The Punjab and Haryana High Court has granted bail to one of the accused in the 2019 Tarn Taran blast case. The bail applicant had been accused by the prosecution of being a "radicalized pro-Khalistani" youth and a member of a "terrorist group."

A Division Bench of Justice G.S. Sandhawalia and Justice Rajesh Bhardwaj approved his release on bail despite his previous bail pleas being rejected by a special court and another bench of the High Court in 2020 observing that that there was insufficient credible evidence connecting the applicant to the most serious charge of being a member of a terrorist gang under Section 20 of the Unlawful Activities (Prevention) Act (UAPA). Other charges against him carried jail sentences ranging from 3 to 7 years.

The case revolved around a powerful explosion that occurred in a Tarn Taran village on September 4, 2019, resulting in two deaths and several severe injuries. According to the prosecution, the applicant and other accused individuals formed a terrorist gang under the leadership of Bikramjit Singh. Applicant was alleged to have met with co-accused from 2013-2014 and was initiated into radicalization by Bikramjit Singh. He was accused of being inclined toward pro-Khalistani ideology, sharing related posts on social media, and conspiring to create instability in Punjab's law and order situation.

Advocate Sumit Kalyan appeared for the Appellant and Advocate Sukhdeep Singh Sandhu appeared for the Respondent.

Appellant’s counsel argued that his Facebook profile merely showed his religious views as a Sikh who believed in Khalistan and did not indicate support for the Khalistan movement or his involvement in a terrorist outfit.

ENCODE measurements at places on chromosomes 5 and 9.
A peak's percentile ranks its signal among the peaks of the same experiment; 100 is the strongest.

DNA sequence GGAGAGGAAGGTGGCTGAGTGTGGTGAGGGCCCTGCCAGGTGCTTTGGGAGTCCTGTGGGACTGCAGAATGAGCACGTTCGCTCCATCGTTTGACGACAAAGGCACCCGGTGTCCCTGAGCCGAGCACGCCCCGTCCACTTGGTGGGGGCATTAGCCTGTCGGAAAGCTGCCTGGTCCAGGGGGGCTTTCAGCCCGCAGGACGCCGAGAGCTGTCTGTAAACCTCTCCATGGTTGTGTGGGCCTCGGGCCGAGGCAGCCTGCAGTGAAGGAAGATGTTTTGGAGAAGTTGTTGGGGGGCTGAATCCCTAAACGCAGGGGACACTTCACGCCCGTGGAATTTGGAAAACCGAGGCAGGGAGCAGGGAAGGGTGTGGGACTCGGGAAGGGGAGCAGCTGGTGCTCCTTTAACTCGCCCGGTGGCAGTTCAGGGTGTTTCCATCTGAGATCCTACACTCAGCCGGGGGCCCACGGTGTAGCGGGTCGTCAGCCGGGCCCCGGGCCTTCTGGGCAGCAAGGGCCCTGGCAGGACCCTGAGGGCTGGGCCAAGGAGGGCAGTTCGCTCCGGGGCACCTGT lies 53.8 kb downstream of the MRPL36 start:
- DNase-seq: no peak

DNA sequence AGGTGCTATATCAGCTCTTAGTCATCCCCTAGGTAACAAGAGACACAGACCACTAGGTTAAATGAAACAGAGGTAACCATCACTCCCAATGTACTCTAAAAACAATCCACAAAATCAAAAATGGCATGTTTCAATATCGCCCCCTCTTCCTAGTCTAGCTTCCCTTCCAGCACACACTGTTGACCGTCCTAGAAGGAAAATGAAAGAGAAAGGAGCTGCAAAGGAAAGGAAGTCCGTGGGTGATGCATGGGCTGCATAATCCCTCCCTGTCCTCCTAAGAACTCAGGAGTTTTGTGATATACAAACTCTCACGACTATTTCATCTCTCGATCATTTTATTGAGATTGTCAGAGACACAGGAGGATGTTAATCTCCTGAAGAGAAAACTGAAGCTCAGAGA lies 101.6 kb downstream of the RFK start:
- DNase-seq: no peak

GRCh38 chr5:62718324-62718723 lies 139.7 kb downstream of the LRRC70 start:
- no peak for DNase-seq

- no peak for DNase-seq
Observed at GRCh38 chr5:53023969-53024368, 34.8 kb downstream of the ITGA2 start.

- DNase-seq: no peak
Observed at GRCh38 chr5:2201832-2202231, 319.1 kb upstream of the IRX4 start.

The High Court emphasized that he had already spent almost four years in detention since May 15, 2019. With only 14 out of 120 witnesses examined and no incriminating evidence recovered from him, the Court ruled that he was entitled to bail. The Court said, “It is pertinent to notice that under Section 153A IPC, the maximum punishment is only 3 years whereas under Section 13 of the 1967 Act, it is upto 7 years. It is only under Section 20 of the UAPA, the sentencing may extend to imprisonment for life. The appellant having undergone almost 4 years of detention cannot be expected to continue in detention merely on account of the fact that the offences are serious as per the prosecution version.”

Furthermore, the High Court disagreed with the special court's opinion that only a Constitutional Court could grant bail in a UAPA case. The bench pointed out that the trial had made little progress and that Section 43-C of the UAPA allowed for the application of the provisions of the Criminal Procedure Code (CrPC) regarding bail.

“Admittedly, the trial is creeping along and there has been no substantial progress and therefore, it was also not justified in holding that only the Constitutional Courts would have the power to grant bail as Section 43-C of the UAPA provides for application of the provisions of Cr.P.C.” the judgment added.

The High Court also noted that there was no evidence to suggest his involvement in other cases or a criminal background. The appeal was allowed and the Court entitled the appellant for the benefit of regular bail.

Cause Title: Chandeep Singh v. National Investigation Agency, [2023:PHHC:118039-DB]

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